Smart business people know that a sale is not a sale until they are paid, smart business people also know it is not always possible to be paid right at the time of the sale or when an order is placed and the smart thing to do is to give their customers time to pay or 'put it on the books' rather than lose that sale.
Once you allow your customer to book up your products you are entering into a credit situation. This really means they are lending money from you to pay for the products they have purchased, this is with the intention of paying you back in the future. Now there is nothing wrong with this, this is how commerce works and how we create income and wealth for ourselves. This system has worked for thousands of years and mostly on face value or a handshake.
But times have really changed and up until 2008 when the global financial crisis occurred, trusting others in this manner had largely worked out alright.
Thankfully, there have been some significant changes because our government has reacted in a very positive way, this was to implement a fair system that benefits all businesses, not just big organisations or banks.
By introducing the Personal Property Security Act in 2009 or PPSA, all businesses can now be protected. What this means is that if you enter into a commercial arrangement with someone, you can register your arrangement through the PPSA register, called the PPSR and become a secured creditor.
Let me explain this is simple terms with a scenario we all understand if you have ever had a loan with a bank you would have signed a contract, in that contract you give the bank security over certain assets. In the event, you could not meet your financial commitments the bank would seize assets owned by you to the value of what was owed, including any cash, property or inventory if you had a business. The bank always sat on the top of the food chain in this respect, it made no difference if you owed money to other creditors the bank came first. With the introduction of the PPSA in this scenario the bank would only be able to seize assets it had a legitimate right to, let say your inventory includes products used to build something, say it was timber and you build sheds and your timber supplier registered the timber on the PPSR then the bank would have no rights over that timber and could not seize it. The timber vendor through a retention of title on the PPSR, would be secured and have the right to come and take his timber back.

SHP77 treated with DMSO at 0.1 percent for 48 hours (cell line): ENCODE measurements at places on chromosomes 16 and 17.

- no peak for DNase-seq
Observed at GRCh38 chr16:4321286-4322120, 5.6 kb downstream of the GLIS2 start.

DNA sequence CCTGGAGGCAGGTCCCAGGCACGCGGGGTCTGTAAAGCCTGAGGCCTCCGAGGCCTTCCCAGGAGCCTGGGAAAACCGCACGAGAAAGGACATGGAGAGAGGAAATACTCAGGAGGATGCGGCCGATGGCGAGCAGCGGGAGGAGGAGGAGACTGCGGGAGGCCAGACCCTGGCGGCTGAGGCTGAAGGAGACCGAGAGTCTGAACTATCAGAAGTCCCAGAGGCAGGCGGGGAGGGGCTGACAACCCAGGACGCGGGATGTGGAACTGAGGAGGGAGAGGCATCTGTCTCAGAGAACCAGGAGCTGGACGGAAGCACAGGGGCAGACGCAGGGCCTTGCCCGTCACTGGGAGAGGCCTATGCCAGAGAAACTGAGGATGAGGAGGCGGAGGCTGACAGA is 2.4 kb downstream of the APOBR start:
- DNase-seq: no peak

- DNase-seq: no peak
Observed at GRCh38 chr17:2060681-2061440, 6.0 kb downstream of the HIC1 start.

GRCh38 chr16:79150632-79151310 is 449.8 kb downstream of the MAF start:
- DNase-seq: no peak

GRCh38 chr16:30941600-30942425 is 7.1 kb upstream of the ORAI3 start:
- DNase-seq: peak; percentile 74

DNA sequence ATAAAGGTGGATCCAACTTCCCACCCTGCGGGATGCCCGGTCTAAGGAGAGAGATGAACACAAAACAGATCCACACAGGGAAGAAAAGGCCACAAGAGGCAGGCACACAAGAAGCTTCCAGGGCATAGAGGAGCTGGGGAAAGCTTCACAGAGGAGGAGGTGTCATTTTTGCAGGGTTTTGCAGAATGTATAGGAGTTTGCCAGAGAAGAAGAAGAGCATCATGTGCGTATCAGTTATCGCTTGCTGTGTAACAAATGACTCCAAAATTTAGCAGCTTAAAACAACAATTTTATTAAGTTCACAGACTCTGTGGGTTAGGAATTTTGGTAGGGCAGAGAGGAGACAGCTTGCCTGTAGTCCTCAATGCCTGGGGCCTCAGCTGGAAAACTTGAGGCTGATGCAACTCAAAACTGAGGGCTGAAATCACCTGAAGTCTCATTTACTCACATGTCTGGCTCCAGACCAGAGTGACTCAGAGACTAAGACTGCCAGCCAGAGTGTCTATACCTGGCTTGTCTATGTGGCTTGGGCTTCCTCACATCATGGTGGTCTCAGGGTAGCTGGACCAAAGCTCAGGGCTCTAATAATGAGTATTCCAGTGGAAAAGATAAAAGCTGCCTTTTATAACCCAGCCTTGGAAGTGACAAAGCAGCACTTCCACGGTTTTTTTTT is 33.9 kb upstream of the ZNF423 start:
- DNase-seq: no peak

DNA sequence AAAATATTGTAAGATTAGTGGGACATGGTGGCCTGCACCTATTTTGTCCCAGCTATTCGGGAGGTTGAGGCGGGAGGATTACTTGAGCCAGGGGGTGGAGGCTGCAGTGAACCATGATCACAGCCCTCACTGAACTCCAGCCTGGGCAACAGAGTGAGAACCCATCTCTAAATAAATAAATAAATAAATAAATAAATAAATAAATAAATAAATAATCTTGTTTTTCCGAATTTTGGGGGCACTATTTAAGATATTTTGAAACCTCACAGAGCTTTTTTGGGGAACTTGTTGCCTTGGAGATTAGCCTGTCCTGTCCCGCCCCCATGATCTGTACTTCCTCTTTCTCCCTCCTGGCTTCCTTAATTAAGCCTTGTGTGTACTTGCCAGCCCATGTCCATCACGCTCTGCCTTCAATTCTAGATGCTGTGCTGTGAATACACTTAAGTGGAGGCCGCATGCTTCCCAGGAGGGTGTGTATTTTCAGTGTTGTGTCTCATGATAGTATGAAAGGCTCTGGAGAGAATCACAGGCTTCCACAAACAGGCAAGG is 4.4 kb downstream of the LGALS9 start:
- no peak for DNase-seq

Thousands of successful business across Australia are taking advantage of this system, if you are a business owner and sell products on credit we urge you to put this in place or risk loss due to these changes.
You see these changes protect those who are registered, in the case where a company goes into liquidation when appointed the first step a liquidator will take is to check the register to see who has security over any of the assets, those on the register are secured by this. If you have any products or inventory present on the premises at the time of liquidation they become assets to the liquidators and will be sold off to pay the debts and the first debts to be paid will be those from the registry.
Putting this together does not have to be difficult everything you need to be PPSA compliant is included in our Credit Management Toolbox.
Following is a list of things you need to do to implement the PPSA in your business:
- Watch the youtube video below, this explains how the PPSA works if you sell goods on credit.
- You must have Terms and Conditions that include the provision for PPSA clauses
- your Terms and Conditions must include a financing contract.
Then your customers must give their expressed permission for you to pass their information onto the PPSR (registry), that means they must sign a contract with your organisation to give permission to put their information on the registry.
Once you have all the above sorted out you can start using the PPSR and truly be a secured creditor.